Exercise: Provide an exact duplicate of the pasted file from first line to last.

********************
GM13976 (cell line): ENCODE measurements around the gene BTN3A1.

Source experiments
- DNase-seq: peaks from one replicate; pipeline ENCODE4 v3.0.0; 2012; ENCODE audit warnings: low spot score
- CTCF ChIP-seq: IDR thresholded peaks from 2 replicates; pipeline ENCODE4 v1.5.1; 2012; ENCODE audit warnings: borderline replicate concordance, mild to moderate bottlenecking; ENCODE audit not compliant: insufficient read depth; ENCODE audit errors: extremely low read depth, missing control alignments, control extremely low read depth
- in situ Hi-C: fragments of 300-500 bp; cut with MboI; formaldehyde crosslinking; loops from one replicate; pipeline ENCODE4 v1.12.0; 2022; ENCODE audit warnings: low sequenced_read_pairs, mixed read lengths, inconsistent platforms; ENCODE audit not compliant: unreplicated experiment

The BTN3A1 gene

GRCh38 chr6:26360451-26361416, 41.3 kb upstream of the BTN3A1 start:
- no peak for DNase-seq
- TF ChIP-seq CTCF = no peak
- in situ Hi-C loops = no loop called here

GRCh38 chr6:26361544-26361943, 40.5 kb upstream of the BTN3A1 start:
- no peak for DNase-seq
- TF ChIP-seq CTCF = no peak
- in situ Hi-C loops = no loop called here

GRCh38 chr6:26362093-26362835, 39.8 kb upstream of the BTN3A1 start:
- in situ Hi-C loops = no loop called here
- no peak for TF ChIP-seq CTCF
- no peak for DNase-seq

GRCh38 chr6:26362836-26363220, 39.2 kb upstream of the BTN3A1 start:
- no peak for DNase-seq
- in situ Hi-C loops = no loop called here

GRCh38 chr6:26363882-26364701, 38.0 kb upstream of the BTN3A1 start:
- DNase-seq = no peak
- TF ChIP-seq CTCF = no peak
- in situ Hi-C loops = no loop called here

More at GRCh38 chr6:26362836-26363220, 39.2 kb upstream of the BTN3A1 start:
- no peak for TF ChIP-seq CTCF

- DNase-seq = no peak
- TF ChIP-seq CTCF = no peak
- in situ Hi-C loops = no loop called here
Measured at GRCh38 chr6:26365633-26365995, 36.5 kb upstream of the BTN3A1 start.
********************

GM13976 (cell line): ENCODE measurements around the gene BTN3A1.

Source experiments
- DNase-seq: peaks from one replicate; pipeline ENCODE4 v3.0.0; 2012; ENCODE audit warnings: low spot score
- CTCF ChIP-seq: IDR thresholded peaks from 2 replicates; pipeline ENCODE4 v1.5.1; 2012; ENCODE audit warnings: borderline replicate concordance, mild to moderate bottlenecking; ENCODE audit not compliant: insufficient read depth; ENCODE audit errors: extremely low read depth, missing control alignments, control extremely low read depth
- in situ Hi-C: fragments of 300-500 bp; cut with MboI; formaldehyde crosslinking; loops from one replicate; pipeline ENCODE4 v1.12.0; 2022; ENCODE audit warnings: low sequenced_read_pairs, mixed read lengths, inconsistent platforms; ENCODE audit not compliant: unreplicated experiment

The BTN3A1 gene

GRCh38 chr6:26360451-26361416, 41.3 kb upstream of the BTN3A1 start:
- no peak for DNase-seq
- TF ChIP-seq CTCF = no peak
- in situ Hi-C loops = no loop called here

GRCh38 chr6:26361544-26361943, 40.5 kb upstream of the BTN3A1 start:
- no peak for DNase-seq
- TF ChIP-seq CTCF = no peak
- in situ Hi-C loops = no loop called here

GRCh38 chr6:26362093-26362835, 39.8 kb upstream of the BTN3A1 start:
- in situ Hi-C loops = no loop called here
- no peak for TF ChIP-seq CTCF
- no peak for DNase-seq

GRCh38 chr6:26362836-26363220, 39.2 kb upstream of the BTN3A1 start:
- no peak for DNase-seq
- in situ Hi-C loops = no loop called here

GRCh38 chr6:26363882-26364701, 38.0 kb upstream of the BTN3A1 start:
- DNase-seq = no peak
- TF ChIP-seq CTCF = no peak
- in situ Hi-C loops = no loop called here

More at GRCh38 chr6:26362836-26363220, 39.2 kb upstream of the BTN3A1 start:
- no peak for TF ChIP-seq CTCF

- DNase-seq = no peak
- TF ChIP-seq CTCF = no peak
- in situ Hi-C loops = no loop called here
Measured at GRCh38 chr6:26365633-26365995, 36.5 kb upstream of the BTN3A1 start.